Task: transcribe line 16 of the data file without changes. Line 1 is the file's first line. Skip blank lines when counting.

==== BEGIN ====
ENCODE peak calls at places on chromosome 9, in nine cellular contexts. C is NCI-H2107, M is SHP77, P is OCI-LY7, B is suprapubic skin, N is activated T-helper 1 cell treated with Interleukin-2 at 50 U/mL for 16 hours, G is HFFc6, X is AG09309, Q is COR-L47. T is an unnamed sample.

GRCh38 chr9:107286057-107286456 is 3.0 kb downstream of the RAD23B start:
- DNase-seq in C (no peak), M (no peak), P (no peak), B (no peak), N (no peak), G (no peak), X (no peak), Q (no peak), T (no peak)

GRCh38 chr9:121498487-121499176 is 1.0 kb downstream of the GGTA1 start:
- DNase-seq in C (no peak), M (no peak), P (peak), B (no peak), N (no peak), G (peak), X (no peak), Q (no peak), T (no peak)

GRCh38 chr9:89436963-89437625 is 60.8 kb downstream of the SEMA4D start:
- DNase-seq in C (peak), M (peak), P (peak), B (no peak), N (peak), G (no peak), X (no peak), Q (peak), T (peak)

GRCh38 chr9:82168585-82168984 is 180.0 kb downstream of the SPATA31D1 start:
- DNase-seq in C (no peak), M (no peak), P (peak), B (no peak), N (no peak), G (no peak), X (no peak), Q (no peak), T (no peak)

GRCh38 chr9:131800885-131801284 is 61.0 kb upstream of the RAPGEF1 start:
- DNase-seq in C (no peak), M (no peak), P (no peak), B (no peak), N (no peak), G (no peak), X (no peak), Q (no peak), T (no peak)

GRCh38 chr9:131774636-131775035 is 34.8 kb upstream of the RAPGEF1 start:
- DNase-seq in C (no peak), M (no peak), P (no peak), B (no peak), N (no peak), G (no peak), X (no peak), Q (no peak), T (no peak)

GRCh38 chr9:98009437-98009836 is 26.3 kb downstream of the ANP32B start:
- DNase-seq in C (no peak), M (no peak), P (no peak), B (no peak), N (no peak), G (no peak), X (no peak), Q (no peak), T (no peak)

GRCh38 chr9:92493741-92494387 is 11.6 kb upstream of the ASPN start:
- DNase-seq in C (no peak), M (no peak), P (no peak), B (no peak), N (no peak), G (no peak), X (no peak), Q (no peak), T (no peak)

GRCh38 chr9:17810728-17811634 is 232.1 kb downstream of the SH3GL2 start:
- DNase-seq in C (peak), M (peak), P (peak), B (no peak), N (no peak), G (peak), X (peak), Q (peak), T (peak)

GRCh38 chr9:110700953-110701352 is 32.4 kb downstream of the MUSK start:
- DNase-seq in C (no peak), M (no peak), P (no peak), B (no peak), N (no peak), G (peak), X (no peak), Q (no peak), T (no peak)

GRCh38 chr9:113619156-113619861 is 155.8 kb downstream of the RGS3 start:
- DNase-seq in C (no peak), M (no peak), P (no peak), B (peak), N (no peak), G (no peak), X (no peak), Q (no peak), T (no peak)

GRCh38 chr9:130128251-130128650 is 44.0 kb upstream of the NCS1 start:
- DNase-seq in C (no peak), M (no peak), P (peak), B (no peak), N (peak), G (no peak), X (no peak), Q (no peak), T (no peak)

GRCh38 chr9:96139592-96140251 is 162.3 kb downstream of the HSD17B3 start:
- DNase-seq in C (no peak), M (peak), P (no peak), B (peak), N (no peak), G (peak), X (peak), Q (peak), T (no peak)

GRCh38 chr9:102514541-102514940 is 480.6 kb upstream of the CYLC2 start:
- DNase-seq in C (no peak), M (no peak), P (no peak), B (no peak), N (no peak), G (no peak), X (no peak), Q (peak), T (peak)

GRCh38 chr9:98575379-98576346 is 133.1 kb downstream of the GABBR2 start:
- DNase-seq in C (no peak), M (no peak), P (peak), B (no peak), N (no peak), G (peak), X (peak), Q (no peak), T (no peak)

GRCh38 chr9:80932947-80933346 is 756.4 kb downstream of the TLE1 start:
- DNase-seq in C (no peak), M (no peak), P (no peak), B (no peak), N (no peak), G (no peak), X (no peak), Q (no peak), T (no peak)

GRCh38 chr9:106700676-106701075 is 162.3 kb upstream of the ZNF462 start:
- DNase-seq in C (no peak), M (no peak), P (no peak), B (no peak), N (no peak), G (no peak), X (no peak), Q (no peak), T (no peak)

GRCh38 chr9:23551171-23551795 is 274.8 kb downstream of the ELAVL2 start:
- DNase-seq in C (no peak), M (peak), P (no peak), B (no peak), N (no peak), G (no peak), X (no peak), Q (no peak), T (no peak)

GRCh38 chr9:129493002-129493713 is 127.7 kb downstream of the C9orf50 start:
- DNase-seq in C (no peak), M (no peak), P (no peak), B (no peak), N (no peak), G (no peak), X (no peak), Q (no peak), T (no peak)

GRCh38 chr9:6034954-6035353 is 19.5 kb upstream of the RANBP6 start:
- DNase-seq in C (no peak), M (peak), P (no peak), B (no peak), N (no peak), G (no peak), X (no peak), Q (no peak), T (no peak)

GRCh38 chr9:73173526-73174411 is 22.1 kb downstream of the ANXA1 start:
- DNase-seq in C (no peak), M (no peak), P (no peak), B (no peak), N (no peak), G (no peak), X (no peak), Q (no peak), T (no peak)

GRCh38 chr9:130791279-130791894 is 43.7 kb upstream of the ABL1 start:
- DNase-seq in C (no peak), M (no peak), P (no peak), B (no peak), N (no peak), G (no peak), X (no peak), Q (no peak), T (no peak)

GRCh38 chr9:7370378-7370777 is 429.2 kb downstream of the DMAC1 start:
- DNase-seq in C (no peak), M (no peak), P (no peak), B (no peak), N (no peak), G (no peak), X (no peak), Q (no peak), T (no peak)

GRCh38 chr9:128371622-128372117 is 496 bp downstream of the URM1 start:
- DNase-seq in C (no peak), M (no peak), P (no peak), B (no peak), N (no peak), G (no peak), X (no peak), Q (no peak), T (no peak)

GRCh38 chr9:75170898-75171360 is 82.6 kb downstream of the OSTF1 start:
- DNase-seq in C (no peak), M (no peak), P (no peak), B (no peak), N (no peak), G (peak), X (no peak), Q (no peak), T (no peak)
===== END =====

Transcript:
GRCh38 chr9:92493741-92494387 is 11.6 kb upstream of the ASPN start: